That doesn't mean you have to have already made a full recovery before settling. But it does mean you should either have recovered or have a clear understanding from your doctors of your prognosis and any treatment you'll continue to need in the future. Doctors and lawyers use the technical term "maximum medical improvement," or MMI, to describe the point when an accident victim's condition has stabilized, and the long-term health effects of the accident are understood.

Remember that once you've accepted a settlement and signed a release, your legal options are very limited even if your symptoms worsen later. So it's important to take your time and base your decision on good medical and legal advice. It can be helpful to consult with an attorney if you have a complicated claim or lasting medical issues caused by your accident. (See below for more on the topic of working with a lawyer.)

How Do Whiplash Injury Claims Work?

The insurance company won't begin its work until you file your claim. It's important to do so promptly, both because it means you'll be on the road toward settlement, and because you'll have more time to decide if you need to file a lawsuit. States have statutes of limitations for personal injury cases, and these laws set lawsuit filing deadlines using the day of the accident as the starting point.

The length and thoroughness of an insurance company's investigation depends on how serious the accident was and if there are any significant disputes about what happened. Some accident investigations—for example, after crashes with no injuries where the other driver admits fault—are completed over the phone in just a few days. Whiplash claims—even where it's clear who was at fault—tend to take longer because the insurance company will usually spend more time gathering and evaluating evidence. They'll want to examine your medical records to determine the extent and financial costs of your injury. They're also likely to examine the police report and seek statements from you, other people involved in the accident, and witnesses, in order to figure out how severe the accident was and who was responsible.

If you're confused by the insurance claim process, or just want to make sure you're not jeopardizing your settlement, it might make sense to hire—or at least consult—an attorney.

How Will the Insurance Company Determine the Value of Your Whiplash Claim?

The insurance company will examine the evidence of your accident and your whiplash injury and come up with a proposed settlement amount. The baseline amount is determined by your economic losses—not only the costs of treating your injury, but also factors like money you lost because you were unable to work.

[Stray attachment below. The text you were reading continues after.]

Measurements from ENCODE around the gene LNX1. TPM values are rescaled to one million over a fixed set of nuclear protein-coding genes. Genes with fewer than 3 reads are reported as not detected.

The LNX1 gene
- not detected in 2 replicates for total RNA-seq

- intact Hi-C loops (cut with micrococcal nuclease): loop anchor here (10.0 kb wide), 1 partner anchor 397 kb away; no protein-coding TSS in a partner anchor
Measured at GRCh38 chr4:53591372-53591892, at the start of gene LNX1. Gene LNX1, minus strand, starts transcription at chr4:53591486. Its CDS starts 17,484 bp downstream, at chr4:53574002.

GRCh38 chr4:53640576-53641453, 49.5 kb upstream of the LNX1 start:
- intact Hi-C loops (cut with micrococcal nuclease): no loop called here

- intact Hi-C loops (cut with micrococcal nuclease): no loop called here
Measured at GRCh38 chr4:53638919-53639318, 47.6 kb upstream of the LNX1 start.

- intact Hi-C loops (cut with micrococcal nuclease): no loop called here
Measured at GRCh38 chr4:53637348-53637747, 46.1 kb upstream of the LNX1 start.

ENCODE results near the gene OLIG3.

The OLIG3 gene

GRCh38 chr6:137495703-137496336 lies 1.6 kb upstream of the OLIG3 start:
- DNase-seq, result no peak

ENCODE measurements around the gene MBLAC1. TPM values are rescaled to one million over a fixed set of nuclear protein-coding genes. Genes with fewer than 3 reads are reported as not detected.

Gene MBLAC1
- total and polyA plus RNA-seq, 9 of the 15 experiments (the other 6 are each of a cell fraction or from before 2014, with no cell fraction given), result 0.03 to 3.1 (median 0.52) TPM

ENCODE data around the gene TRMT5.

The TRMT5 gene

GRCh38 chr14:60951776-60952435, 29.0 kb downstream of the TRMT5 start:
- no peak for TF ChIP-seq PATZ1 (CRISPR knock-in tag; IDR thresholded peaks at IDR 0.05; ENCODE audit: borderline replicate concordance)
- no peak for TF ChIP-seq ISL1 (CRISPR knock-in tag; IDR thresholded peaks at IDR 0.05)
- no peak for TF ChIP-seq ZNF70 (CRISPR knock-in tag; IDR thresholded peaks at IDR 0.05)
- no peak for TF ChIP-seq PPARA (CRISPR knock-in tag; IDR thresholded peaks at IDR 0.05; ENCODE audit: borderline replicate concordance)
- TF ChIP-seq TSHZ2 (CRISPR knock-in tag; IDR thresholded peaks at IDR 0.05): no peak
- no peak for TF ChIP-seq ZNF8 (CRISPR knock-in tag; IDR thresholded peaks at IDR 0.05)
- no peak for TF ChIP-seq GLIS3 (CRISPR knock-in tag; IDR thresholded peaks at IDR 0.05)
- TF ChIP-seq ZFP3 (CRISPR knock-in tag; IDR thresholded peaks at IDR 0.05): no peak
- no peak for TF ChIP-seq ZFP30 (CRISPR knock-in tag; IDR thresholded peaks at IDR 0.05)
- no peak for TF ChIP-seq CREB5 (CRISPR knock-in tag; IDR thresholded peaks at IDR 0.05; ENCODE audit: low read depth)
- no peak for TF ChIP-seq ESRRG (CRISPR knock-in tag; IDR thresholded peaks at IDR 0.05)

Most often, insurers will then use a "multiplier" to calculate what they think they owe you for the less-tangible consequences of your injury—for example, your pain and suffering, and the personal or family activities you missed because you were hurt. Soft-tissue injuries like whiplash, despite the pain they cause, aren't considered as serious as, for example, damage to vertebrae or the discs of the spine. That means the insurance company will use a lower multiplier for a whiplash claim.

If you think a settlement offer is reasonable, you can, of course, accept it. But if you think the insurance company has underestimated your medical expenses, or downplayed the consequences of your injury, you might want to negotiate for a higher settlement. Here's another area where the advice or involvement of an attorney can be helpful.

What If Your Whiplash Claim Is Denied?

If the insurance company denies your whiplash claim entirely, it's important to make sure they provide you with a written explanation of the specific reasons for their decision. That will allow you to decide how to respond.

Don't treat a denial as the end of the claims process—find out the insurance company's process for appealing their initial decision. You might be able to address their concerns by providing additional evidence.

But an insurance company could be denying your claim for other reasons—for example, because they don't believe you were really injured at all, or because of a technical issue with your coverage or the coverage of the at-fault driver.

If an insurance company denies your claim, especially in more complicated cases, your best bet could be getting help from an attorney.

Should You Hire an Attorney for Your Whiplash Claim?

You might be comfortable handling the claims process yourself. But if you think you need help gathering evidence, or communicating with the insurance company about a settlement offer or a denial of your claim, it could make sense to hire an attorney.

You might also want to consult with or hire an attorney if you're considering filing a lawsuit. A lawsuit can be an expensive, complicated, and time-consuming undertaking. So you'll have to decide if legal action is the right approach by examining the complexity of your case, the severity and costs of your injuries, and the details of the insurance company's settlement offer.

An attorney should help you with that evaluation and can represent you in court if you do decide to sue. And the fact of the matter is that an insurance company might take your claim more seriously if you have a lawyer.

Taking the Next Steps in Your Whiplash Claim

If you're considering handling your own whiplash claim, it's important to make sure you fully understand the process. Remember that you can decide at any stage to consult with an attorney or hire one to represent you. If you think you'd benefit from the assistance of a legal professional, focus on finding the right lawyer for you and your case. You can use the features on this page to connect with an injury lawyer near you.